I began this book because my reading of the new labor history of the 1970s and early 1980s suggested that the traditional explanations offered for America's weak and conservative labor movement had been discredited. No longer was it tenable to argue that workers in the United States have historically been incapable of or felt no need for class-based collective action. Instead, labor historians published study after study demonstrating instances of class-conscious activity in nineteenth-century America that rivaled that of working- class movements in Europe.
At the same time, it was clear to me that the new labor history was not itself producing a compelling alternative account of the distinctive evolution of the American labor movement. Many scholars felt they had accomplished their task when they uncovered new examples of American workers behaving in class-conscious ways while others issued appeals that we simply banish the question of exceptionalism altogether. I found both of these approaches unsatisfying: the intellectual return on each community study seemed to grow progressively smaller over time, and I thought it premature to dismiss the question of exceptionalism before we had dealt convincingly with the puzzle of how radical attitudes and actions on the part of American workers were eventually transformed into a weak and conservative labor movement.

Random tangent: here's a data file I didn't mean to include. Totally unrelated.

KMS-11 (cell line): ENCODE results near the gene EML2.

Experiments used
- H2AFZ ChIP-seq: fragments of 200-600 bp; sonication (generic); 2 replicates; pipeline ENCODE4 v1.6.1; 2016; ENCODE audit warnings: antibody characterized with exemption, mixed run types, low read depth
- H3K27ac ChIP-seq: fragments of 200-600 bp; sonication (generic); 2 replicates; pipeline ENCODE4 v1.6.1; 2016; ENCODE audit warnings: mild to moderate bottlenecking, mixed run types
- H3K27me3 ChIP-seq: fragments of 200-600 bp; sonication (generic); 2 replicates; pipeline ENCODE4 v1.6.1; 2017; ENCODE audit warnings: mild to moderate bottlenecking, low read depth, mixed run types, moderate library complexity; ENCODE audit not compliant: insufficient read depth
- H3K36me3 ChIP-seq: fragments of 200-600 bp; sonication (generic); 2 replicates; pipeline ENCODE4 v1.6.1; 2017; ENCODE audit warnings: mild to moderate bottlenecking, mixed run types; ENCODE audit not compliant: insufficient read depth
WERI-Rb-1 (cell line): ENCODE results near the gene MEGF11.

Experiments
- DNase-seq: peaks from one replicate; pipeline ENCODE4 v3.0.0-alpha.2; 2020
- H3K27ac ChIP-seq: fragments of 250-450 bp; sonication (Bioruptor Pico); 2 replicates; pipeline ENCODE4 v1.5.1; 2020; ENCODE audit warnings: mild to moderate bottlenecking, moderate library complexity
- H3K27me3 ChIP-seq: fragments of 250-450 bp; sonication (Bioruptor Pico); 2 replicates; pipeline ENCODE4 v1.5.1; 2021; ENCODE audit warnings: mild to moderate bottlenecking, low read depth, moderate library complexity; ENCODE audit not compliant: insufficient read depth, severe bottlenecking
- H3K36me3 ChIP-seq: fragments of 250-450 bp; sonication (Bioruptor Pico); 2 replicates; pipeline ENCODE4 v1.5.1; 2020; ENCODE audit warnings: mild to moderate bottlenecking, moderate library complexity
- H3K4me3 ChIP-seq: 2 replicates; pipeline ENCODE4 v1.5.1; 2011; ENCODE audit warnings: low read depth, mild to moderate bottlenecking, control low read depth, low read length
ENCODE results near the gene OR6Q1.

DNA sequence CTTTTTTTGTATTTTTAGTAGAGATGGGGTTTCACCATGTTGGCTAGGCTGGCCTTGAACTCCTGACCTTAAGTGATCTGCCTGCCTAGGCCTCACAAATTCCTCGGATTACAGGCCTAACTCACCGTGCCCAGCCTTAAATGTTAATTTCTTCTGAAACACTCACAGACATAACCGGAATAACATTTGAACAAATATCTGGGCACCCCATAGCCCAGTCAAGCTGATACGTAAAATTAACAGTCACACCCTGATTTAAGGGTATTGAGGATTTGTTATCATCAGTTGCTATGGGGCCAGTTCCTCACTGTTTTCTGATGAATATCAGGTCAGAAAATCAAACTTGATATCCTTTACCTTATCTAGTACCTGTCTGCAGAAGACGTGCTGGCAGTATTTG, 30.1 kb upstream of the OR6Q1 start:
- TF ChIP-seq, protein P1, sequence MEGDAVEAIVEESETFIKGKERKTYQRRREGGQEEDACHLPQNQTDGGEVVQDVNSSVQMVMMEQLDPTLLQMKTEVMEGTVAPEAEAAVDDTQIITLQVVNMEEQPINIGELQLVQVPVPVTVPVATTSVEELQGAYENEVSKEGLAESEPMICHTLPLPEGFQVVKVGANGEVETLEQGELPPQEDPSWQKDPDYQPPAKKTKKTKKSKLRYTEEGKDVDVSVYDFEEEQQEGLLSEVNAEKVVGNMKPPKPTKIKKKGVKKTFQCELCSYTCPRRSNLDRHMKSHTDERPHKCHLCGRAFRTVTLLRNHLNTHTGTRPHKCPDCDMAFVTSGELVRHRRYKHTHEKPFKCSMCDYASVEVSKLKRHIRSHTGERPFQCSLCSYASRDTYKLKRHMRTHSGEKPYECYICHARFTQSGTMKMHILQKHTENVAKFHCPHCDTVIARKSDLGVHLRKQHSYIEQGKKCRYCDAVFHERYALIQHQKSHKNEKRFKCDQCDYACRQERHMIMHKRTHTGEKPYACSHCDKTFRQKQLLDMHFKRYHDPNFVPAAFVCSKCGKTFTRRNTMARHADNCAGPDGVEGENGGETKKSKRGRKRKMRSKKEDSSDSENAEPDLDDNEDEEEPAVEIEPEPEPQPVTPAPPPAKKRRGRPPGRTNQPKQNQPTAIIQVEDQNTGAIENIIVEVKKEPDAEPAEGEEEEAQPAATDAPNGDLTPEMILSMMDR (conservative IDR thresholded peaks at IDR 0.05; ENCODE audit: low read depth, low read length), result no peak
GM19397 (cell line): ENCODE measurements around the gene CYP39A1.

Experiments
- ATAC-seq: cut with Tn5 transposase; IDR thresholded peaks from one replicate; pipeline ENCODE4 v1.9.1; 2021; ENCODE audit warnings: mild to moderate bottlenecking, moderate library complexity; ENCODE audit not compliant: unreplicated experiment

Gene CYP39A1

Thus, I set out to construct a new explanation of the development